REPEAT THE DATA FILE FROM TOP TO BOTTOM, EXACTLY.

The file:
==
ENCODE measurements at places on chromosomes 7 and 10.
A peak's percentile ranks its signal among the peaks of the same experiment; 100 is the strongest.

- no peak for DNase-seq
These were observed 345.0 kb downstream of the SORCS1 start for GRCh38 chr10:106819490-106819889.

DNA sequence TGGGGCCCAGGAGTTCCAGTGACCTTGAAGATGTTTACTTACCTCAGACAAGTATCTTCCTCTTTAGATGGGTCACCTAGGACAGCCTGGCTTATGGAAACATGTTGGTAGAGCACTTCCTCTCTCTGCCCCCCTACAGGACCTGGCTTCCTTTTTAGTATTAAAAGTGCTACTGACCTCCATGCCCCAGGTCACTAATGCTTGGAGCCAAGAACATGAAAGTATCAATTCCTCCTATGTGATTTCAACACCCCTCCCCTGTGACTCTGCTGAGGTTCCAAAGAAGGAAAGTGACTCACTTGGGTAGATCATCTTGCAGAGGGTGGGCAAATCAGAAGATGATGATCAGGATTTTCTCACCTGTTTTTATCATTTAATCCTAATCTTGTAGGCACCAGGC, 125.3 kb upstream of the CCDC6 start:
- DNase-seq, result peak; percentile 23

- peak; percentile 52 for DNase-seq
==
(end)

ENCODE measurements at places on chromosomes 7 and 10.
A peak's percentile ranks its signal among the peaks of the same experiment; 100 is the strongest.

- no peak for DNase-seq
These were observed 345.0 kb downstream of the SORCS1 start for GRCh38 chr10:106819490-106819889.

DNA sequence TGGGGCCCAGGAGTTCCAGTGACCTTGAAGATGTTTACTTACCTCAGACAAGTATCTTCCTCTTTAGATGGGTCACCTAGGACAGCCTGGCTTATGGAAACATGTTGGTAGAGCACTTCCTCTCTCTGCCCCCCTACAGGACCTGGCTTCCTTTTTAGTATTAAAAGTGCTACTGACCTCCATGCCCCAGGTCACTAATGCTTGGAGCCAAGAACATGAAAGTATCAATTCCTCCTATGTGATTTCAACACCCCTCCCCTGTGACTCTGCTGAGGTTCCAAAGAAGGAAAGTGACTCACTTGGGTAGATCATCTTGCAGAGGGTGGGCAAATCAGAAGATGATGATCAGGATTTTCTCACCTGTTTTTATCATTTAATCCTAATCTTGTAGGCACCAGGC, 125.3 kb upstream of the CCDC6 start:
- DNase-seq, result peak; percentile 23

- peak; percentile 52 for DNase-seq